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(This is a Companion piece to yesterday’s posting. You’ll find yesterday’s posting HERE!)

By: Anne Katz PhD

Sexuality is much more than having sex even though many people think only about sexual intercourse when they hear the word. Sexuality is sometimes equated with intimacy, but in reality, sexuality is just one way that we connect with a spouse or partner we love (the true meaning of intimacy). Our sexuality encompasses how we see ourselves as men and women, who we are attracted to emotionally and physically, what turns us on (eroticism), our thoughts and fantasies, and yes, also what we do when we are sexually active, either alone or with a partner. Our sexuality is connected to our image of ourselves and it changes over the years as we age and face threats from illness and disability and, eventually, the end of life.seniors_men

Am I still a sexual being?

Illness can affect our sexuality in many different ways. The side effects of treatments for many diseases, including cancer, can cause fatigue. This is often identified as the number one obstacle to sexual activity. Other symptoms of illness such as pain can also affect our interest in being sexually active. But there are other perhaps more subtle issues that impact how we feel about ourselves and, in turn, our desire to be sexual with a partner or alone, or if we even see ourselves as sexual beings. Think about surgery that removes a part of the body that identifies us as female or male. Many women state that after breast cancer and removal of a breast (mastectomy), they no longer feel like a woman; this affects their willingness to appear naked in front of a partner. Medications taken to control advanced prostate cancer can decrease a man’s sexual desire. Men in this situation often forget to express their love for their partner in a physical way, no longer touching them, kissing them, or even holding hands. This loss of physical contact often results in two lonely people.  Humans have a basic need for touch; without that connection, we can end up feeling very lonely.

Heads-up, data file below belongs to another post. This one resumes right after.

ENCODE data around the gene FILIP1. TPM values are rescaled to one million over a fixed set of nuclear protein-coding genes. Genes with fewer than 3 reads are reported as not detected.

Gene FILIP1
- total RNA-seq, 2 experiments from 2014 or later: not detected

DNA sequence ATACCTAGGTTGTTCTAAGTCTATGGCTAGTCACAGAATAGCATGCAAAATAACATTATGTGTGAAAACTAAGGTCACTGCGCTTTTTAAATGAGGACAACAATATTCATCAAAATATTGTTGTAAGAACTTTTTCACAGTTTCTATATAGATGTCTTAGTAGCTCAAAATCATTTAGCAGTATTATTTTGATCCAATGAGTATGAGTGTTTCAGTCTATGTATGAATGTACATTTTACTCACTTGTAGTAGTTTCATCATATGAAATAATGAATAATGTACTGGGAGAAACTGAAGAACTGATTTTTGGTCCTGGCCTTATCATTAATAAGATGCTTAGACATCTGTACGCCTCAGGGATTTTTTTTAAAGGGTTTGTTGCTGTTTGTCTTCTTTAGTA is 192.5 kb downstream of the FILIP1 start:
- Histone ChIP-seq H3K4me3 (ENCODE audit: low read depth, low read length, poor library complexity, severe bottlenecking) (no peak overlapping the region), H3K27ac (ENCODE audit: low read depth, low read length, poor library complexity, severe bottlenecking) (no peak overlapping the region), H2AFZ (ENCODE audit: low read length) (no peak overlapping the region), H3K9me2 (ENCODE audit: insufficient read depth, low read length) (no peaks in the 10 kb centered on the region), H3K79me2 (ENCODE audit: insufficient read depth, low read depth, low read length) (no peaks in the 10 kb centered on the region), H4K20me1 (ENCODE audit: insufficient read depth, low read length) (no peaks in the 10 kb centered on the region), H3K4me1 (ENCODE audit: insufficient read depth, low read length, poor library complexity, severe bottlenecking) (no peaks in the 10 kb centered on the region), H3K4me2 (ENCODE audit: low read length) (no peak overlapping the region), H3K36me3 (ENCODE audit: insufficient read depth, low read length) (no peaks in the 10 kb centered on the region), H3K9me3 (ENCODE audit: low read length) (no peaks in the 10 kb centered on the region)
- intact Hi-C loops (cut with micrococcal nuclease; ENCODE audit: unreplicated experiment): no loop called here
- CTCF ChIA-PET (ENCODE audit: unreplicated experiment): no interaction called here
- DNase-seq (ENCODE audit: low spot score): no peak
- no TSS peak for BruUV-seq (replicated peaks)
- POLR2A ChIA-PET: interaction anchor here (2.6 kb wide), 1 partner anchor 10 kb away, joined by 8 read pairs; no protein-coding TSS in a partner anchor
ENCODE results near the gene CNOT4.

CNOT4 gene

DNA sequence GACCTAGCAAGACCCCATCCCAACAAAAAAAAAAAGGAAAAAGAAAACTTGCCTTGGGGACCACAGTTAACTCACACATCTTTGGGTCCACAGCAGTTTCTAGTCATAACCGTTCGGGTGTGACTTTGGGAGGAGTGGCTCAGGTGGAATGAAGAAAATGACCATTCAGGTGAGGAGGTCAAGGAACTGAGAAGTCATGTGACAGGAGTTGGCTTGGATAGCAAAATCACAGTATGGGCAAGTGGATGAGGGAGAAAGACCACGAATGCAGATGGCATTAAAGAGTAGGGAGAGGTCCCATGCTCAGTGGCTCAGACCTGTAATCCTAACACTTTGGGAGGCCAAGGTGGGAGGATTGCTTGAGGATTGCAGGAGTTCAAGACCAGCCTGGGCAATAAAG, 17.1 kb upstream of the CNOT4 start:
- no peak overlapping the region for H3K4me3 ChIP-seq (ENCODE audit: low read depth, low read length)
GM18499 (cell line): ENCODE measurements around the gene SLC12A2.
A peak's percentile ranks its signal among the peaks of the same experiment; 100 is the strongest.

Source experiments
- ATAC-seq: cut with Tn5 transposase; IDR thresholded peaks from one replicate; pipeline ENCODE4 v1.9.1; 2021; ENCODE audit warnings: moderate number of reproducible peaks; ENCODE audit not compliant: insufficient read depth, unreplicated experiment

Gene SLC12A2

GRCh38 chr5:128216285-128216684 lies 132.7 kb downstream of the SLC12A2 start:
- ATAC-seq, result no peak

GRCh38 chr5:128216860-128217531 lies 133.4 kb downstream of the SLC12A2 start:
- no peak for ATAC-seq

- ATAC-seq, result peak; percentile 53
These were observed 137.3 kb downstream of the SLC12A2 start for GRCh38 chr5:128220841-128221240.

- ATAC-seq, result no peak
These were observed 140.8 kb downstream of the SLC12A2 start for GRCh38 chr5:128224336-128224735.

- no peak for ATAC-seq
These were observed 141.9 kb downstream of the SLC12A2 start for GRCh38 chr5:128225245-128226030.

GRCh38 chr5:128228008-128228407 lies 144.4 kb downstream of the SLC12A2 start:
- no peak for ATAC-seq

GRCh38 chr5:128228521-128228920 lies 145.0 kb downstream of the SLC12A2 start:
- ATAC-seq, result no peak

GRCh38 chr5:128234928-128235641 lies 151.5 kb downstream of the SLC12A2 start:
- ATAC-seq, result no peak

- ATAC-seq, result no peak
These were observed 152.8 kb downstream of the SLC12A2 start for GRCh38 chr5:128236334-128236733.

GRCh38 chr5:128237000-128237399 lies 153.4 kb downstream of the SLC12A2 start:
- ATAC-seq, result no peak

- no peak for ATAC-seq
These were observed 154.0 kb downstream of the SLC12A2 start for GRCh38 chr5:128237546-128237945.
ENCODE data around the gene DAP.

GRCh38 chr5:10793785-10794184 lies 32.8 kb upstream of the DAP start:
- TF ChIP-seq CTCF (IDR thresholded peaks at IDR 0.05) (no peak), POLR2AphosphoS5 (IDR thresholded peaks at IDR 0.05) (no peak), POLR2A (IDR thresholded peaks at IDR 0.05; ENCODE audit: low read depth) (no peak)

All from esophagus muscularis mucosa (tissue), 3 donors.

Just talk about it!

seniors_in_bedCommunication lies at the heart of sexuality. Talk to your partner about what you are feeling, how you feel about your body, and what you want in terms of touch. Ask how you can meet your partner’s needs for touch and affection. The most important thing you can do is to express yourself in words. Non-verbal communication and not talking are open to misinterpretation and can lead to hurt feelings. Our sexuality changes with age and time and illness; we may not feel the same way about our bodies or our partner’s body that we did 20, 30 or more years ago. That does not mean we feel worse – with age comes acceptance for many of us – but we do need to let go of what was, and look at what is and what is possible.

The role of health care providers